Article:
Bathing Beauty

The cover of Goldenbird #1 is inspired by this cover illustration for Judge magazine by Robert Patterson (1898-1981). I found this short info about the artist online:
After studying at art at the Chicago Art Institute and in Paris, Robert Patterson began his career as a cartoonist for Judge and Life, and on the staff of French Vogue. He has done illustrations for some dozen magazines, for advertising and other media and for numerous books, and is a portrait painter as well. He edited, as well as illustrated, ON OUR WAY, a book for teenagers. With his wife and son and daughter, Mr. Patterson lives in Easton, Connecticut.
The illustrator is berhaps most famous for his work on the 1950's epic children's book, You Will Go To The Moon. At least, I think it's the same Rob Patterson.


Tonsure or not?

I have wrestled with the problem a longer time. Properly, Falco ought to be tonsured, having already received minor orders. The tonsure during the 19th and early 20th century was not larger than a host (some orders used the measurement 'three fingers wide'). According to Wikipedia, "failing to maintain tonsure was the equivalent of attempting to abandon one's clerical state, and in the 1917 Code of Canon Law, any cleric in minor orders (or simply tonsured) who did not resume the tonsure within a month after being warned by his Ordinary, lost the clerical state". The tonsura (or corona clericalis) was, however, not required for clerics serving in countries with a non-Catholic majority population. Perhaps this is Falco's convenient excuse - his order expects him to serve in various countries, also such that target Catholics for persecution.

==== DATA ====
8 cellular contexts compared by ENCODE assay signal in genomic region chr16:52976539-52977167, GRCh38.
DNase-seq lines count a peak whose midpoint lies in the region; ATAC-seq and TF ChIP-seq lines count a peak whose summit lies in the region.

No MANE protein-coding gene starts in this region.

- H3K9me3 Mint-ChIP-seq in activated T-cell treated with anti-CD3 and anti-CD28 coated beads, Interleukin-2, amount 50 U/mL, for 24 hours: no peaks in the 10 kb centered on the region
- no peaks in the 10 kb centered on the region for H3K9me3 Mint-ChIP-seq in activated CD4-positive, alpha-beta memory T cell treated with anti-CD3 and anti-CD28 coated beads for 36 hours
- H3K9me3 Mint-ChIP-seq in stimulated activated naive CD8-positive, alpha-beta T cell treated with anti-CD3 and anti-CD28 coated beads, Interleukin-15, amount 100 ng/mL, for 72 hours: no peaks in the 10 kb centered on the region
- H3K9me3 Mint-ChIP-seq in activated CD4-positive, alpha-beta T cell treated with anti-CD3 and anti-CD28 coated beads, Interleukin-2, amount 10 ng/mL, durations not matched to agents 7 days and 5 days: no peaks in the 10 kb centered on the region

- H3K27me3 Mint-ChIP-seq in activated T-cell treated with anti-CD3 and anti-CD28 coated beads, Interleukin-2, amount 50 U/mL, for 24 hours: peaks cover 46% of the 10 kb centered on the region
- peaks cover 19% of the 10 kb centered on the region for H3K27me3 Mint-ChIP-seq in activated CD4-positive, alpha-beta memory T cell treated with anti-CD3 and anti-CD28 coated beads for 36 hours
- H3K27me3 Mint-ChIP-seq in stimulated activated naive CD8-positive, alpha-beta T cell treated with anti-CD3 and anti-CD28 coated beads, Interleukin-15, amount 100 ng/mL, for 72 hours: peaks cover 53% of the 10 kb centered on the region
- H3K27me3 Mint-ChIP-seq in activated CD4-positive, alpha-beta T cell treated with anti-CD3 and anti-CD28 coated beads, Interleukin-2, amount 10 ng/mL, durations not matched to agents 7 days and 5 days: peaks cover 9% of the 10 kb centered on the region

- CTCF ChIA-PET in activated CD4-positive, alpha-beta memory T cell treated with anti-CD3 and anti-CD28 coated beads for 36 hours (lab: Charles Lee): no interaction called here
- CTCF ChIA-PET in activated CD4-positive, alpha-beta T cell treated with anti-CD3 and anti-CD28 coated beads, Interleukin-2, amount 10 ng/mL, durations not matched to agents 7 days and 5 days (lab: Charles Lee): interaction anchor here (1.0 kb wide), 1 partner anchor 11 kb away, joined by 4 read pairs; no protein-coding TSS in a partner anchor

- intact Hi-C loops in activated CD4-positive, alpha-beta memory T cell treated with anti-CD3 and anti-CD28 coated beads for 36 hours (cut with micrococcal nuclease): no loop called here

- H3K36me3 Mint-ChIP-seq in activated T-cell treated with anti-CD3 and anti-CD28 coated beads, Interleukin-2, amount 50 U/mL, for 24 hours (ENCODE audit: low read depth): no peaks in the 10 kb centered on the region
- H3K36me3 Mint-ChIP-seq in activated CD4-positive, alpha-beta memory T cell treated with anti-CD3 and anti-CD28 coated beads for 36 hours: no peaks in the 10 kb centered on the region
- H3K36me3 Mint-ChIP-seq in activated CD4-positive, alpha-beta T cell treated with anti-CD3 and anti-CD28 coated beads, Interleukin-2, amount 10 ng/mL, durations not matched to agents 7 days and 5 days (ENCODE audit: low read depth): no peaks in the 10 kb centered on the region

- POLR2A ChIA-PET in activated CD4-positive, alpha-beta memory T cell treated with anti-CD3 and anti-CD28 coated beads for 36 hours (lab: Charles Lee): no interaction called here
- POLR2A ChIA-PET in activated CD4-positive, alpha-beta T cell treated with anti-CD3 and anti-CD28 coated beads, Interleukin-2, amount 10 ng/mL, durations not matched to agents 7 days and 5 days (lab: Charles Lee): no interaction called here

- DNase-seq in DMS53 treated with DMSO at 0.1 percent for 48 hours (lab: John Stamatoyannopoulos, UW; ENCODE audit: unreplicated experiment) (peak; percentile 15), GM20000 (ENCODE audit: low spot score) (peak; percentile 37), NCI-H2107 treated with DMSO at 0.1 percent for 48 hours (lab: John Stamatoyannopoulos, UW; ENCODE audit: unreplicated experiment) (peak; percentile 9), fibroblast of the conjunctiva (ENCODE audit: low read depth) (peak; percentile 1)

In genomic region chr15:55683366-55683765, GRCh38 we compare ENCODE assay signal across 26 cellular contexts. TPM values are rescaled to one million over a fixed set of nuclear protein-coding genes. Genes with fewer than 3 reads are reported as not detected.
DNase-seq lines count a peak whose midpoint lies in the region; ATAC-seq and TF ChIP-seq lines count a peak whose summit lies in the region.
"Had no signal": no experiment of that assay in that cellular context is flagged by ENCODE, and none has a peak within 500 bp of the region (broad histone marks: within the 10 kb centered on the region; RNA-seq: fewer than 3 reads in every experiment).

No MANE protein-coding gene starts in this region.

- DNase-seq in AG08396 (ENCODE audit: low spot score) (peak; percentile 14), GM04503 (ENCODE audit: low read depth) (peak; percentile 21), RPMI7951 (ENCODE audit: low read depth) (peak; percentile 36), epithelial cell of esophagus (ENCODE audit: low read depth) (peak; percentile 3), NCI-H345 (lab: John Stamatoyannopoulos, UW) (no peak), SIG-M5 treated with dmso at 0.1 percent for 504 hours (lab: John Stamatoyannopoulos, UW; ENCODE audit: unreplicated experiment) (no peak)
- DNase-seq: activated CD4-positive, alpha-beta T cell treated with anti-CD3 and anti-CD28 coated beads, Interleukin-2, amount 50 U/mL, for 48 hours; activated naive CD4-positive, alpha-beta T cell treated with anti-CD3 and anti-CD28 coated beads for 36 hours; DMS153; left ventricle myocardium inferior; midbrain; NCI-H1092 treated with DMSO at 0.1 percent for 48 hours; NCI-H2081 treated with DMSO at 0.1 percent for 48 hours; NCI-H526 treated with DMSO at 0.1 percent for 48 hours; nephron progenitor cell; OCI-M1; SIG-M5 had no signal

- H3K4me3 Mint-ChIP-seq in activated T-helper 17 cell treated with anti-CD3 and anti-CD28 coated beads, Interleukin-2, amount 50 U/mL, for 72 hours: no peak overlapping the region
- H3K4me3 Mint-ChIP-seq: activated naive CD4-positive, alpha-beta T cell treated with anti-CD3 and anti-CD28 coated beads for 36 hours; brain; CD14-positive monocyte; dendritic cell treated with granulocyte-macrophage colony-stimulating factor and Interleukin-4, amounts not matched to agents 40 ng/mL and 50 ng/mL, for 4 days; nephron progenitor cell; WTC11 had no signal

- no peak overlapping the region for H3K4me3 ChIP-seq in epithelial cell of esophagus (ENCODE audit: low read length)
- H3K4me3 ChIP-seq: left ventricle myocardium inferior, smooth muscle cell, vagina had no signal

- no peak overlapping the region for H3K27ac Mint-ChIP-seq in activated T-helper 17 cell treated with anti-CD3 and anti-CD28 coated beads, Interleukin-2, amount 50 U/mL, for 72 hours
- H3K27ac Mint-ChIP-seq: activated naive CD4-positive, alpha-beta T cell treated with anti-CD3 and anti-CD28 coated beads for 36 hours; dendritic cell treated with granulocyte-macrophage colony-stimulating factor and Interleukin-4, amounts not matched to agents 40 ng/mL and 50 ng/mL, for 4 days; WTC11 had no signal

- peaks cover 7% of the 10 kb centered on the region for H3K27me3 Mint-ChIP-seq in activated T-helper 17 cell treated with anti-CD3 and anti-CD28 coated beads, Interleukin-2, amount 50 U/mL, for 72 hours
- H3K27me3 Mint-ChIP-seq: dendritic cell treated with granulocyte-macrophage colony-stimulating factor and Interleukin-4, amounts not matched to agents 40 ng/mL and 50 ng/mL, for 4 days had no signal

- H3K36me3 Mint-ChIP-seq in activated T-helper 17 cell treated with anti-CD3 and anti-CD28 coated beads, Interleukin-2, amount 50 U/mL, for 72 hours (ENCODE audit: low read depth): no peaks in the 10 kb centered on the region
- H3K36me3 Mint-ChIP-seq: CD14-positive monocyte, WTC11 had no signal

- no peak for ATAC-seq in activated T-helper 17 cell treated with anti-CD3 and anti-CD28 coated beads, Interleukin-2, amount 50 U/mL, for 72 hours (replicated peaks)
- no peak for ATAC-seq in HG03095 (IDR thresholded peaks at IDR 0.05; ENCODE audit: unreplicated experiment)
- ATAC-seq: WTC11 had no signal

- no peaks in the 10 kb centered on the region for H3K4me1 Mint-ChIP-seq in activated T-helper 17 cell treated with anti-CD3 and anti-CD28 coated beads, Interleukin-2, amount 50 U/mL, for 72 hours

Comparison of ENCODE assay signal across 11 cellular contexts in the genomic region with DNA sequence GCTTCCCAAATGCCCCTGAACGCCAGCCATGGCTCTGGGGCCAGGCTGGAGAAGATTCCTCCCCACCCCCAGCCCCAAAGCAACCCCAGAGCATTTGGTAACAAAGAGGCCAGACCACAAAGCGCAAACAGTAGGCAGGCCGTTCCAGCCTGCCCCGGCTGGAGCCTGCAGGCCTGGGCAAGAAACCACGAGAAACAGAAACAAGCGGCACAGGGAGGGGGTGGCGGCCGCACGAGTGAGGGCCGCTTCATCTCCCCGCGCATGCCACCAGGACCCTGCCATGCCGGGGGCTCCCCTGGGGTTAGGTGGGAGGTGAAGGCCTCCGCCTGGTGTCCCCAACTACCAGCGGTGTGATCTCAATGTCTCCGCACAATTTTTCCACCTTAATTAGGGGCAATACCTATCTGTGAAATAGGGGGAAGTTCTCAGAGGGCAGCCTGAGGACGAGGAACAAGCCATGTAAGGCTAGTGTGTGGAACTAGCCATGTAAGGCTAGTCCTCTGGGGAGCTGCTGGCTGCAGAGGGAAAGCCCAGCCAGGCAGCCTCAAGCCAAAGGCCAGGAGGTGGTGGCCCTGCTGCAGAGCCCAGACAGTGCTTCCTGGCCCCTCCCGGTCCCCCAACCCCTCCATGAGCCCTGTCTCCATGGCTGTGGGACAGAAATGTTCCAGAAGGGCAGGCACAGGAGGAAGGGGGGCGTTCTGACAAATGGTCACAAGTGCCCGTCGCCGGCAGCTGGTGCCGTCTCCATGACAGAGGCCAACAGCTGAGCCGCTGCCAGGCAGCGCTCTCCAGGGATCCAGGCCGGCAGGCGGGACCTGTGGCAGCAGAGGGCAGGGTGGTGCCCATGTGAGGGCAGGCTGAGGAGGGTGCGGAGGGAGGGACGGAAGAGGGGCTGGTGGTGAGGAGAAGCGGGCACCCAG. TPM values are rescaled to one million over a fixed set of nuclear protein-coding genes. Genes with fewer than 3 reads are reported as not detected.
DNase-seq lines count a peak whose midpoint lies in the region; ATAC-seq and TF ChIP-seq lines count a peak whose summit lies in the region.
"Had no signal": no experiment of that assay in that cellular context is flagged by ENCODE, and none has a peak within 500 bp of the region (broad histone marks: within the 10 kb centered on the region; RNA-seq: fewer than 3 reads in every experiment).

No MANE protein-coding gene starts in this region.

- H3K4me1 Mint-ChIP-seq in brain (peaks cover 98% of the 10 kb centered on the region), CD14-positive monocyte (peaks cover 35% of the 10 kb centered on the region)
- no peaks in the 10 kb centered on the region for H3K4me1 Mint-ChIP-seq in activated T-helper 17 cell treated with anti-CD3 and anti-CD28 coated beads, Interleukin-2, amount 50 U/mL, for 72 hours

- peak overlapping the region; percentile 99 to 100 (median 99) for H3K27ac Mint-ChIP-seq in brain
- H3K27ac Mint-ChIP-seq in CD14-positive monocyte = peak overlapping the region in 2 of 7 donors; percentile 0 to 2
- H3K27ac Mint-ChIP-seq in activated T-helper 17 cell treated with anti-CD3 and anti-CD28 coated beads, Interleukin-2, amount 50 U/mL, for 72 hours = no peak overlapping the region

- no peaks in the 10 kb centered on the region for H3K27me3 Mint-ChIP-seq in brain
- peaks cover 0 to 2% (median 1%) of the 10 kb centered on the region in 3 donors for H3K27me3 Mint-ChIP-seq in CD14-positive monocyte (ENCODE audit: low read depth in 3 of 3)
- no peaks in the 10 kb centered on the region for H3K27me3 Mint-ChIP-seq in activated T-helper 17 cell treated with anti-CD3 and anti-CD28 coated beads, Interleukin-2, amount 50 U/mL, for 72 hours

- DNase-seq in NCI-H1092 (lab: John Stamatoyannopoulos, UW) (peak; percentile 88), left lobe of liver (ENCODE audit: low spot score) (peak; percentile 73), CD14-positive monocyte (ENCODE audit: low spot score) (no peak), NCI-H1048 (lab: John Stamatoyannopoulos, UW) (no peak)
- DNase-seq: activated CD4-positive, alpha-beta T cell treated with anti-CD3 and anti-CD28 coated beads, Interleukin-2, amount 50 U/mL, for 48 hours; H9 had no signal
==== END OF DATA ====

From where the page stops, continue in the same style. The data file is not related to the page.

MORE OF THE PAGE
I have encountered the tonsure in anti-Catholic literature as well as nostalgic Catholic art. In German writer Eugenie Marlitt's novel Die zweite Frau from 1874, a Catholic priest is making an unwelcome advance at the noble Lutheran heroine. The scene could be described as exploitative - the lady is horrified, but also attracted by the priest's abandon of moral control. The sing that makes her break out of his spell is the sight of his tonsure:
Er trat plötzlich unter einem leidenschaftlichen Zurückwerfen des Kopfes auf sie zu und breitete niedersinkend beide Arme aus, um die Kniee der jungen Frau flehend zu umfassen — das grüne Lampenlicht floß grell über das marmorartige Oval seines Gesichts, über den leblosen weißen Fleck inmitten der dunkellockigen Haarmassen — ihr war, als zeige ein unsichtbarer Finger auf diesen Fleck als auf ein Kainszeichen — sie floh, während ihre schönen Hände wild nach dem knieenden Manne stießen.
The novel was written during Chancellor Bismarck's Kulturkampf ("culture struggle") against the Catholic church in the Second Reich, and is a clear example of literary anti-Catholic propaganda. There are more interesting themes in the novel (the "second woman" of the title is either the heroine, who marries a seemingly loveless and superior nobleman, or the nobleman's brother's Oriental concubine, who is the focal point of a conspiracy where the priest plays the villain).